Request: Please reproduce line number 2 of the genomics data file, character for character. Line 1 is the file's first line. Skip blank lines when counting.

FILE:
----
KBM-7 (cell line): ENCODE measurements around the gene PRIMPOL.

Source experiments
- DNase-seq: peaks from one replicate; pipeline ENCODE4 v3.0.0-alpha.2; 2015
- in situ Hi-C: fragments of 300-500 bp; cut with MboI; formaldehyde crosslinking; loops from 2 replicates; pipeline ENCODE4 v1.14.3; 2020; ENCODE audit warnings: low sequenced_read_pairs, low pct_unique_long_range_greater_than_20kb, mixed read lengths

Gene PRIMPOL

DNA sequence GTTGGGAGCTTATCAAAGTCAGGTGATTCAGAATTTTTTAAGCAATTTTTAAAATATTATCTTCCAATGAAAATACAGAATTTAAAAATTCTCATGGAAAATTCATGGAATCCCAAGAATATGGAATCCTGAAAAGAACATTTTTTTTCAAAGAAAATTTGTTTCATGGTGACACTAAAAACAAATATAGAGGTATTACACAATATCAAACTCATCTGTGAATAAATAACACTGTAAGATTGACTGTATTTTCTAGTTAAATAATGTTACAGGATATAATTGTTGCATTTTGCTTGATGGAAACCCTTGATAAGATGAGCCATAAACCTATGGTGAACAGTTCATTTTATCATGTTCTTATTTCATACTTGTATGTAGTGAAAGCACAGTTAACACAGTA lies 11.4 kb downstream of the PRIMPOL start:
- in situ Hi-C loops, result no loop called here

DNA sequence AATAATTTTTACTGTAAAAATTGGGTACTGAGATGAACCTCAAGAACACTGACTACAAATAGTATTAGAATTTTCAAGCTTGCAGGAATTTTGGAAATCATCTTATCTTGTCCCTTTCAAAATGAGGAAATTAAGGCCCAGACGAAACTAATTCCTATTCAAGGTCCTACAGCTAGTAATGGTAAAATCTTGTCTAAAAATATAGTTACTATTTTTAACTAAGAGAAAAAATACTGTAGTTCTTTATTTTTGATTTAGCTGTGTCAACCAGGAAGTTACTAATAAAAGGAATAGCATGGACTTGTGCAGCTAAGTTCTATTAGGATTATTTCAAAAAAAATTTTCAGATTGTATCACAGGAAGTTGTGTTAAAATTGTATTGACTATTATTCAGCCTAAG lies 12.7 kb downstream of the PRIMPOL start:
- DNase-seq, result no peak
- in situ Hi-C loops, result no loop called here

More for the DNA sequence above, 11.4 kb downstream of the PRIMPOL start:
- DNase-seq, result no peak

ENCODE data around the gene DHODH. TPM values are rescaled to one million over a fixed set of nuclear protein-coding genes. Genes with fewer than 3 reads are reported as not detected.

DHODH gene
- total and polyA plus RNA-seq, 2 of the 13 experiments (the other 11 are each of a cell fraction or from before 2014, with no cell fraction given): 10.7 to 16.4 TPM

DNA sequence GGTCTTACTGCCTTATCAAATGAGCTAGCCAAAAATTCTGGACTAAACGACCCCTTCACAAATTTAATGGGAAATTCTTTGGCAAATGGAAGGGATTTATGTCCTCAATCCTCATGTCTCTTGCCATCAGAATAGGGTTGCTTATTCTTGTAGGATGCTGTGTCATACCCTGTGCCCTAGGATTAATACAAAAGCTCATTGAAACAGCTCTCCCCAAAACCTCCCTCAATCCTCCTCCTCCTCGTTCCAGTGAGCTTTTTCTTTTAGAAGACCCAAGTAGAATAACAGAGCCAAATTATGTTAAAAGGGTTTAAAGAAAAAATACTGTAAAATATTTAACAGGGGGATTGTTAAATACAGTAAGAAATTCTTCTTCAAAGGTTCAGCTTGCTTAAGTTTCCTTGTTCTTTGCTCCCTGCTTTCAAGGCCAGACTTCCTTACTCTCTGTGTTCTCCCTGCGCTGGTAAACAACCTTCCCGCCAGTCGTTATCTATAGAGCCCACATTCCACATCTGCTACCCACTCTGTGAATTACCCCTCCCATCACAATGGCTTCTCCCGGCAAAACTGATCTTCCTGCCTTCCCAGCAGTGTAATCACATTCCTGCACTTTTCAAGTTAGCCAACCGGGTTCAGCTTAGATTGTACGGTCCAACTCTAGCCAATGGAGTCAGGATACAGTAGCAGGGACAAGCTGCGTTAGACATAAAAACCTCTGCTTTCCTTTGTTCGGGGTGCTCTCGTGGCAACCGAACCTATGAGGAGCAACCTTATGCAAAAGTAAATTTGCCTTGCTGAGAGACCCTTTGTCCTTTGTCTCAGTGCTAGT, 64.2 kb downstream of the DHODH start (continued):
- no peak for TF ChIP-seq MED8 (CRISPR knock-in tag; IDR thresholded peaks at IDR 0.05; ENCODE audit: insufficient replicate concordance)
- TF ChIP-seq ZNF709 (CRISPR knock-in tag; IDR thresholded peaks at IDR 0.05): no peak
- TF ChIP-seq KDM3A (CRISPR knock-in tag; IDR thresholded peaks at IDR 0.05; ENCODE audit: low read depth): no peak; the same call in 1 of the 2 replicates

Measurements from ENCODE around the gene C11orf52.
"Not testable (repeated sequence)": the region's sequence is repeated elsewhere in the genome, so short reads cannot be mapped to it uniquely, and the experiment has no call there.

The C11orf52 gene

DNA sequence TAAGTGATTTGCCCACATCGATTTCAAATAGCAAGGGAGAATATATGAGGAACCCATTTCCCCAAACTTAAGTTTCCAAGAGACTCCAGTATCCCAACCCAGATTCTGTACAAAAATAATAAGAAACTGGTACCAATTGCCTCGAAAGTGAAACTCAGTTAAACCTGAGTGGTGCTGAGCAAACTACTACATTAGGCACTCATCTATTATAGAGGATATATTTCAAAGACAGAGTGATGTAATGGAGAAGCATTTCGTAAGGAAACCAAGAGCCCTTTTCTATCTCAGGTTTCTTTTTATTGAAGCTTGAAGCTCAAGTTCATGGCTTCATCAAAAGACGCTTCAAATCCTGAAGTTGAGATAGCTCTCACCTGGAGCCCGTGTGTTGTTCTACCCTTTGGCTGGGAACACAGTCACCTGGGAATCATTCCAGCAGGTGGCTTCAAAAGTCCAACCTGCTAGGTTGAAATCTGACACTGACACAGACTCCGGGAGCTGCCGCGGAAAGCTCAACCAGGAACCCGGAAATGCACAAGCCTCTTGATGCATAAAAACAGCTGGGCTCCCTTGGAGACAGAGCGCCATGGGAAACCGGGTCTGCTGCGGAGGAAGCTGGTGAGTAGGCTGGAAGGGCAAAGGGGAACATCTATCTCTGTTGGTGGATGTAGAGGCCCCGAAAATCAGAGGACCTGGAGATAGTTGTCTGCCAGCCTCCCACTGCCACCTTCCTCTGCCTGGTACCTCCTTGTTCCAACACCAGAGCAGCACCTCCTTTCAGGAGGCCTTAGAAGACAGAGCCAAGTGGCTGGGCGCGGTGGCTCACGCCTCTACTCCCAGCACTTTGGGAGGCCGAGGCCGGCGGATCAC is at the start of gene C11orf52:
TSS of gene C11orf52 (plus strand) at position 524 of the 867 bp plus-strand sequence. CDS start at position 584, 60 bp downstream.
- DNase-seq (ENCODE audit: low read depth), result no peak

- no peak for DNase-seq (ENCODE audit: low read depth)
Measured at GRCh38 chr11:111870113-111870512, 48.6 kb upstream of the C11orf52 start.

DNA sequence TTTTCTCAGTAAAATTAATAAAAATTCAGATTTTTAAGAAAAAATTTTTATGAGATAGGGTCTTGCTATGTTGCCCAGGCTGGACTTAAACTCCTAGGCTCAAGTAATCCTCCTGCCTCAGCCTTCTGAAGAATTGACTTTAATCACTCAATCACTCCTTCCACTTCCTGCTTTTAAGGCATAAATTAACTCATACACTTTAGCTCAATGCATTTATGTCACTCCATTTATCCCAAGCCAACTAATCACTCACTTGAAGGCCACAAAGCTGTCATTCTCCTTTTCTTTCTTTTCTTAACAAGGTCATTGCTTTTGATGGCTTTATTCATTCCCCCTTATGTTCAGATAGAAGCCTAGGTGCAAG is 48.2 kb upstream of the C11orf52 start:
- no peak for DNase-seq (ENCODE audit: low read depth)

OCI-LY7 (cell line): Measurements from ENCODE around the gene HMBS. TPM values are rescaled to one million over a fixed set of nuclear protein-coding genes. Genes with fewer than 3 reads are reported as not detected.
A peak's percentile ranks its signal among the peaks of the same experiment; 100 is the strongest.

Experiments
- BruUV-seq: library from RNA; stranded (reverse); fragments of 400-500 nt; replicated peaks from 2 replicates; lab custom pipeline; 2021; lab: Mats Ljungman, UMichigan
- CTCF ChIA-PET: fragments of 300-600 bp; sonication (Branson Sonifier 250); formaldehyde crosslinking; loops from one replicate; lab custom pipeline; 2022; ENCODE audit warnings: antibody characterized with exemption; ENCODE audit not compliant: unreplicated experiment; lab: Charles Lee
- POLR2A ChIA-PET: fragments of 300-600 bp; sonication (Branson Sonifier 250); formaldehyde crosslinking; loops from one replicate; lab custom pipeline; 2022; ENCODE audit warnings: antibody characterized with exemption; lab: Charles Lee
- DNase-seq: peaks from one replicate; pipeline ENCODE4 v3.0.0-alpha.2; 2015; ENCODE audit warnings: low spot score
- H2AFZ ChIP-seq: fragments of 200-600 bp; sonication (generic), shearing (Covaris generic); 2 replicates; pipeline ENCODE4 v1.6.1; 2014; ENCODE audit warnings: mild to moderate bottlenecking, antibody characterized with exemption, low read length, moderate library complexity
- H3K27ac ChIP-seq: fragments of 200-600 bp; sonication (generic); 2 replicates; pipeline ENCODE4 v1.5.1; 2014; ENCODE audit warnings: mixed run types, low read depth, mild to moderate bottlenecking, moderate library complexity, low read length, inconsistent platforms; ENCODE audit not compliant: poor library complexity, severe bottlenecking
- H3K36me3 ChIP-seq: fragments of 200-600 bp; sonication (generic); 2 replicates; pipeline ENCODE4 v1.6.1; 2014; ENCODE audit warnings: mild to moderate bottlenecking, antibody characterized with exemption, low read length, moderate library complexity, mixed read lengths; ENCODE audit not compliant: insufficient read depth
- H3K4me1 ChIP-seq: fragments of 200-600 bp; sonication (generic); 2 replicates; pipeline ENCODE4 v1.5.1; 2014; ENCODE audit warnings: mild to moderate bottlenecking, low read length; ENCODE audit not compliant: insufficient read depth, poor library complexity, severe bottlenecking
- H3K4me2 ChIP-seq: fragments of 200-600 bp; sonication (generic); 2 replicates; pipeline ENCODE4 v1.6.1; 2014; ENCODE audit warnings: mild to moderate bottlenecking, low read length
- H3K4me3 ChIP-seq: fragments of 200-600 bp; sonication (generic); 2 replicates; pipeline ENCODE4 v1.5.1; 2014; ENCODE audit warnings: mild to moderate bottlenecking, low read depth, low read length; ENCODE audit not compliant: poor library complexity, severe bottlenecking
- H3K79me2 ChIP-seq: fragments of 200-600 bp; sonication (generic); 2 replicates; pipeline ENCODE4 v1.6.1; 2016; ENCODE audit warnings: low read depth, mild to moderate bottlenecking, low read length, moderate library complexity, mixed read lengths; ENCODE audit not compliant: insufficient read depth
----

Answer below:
Source experiments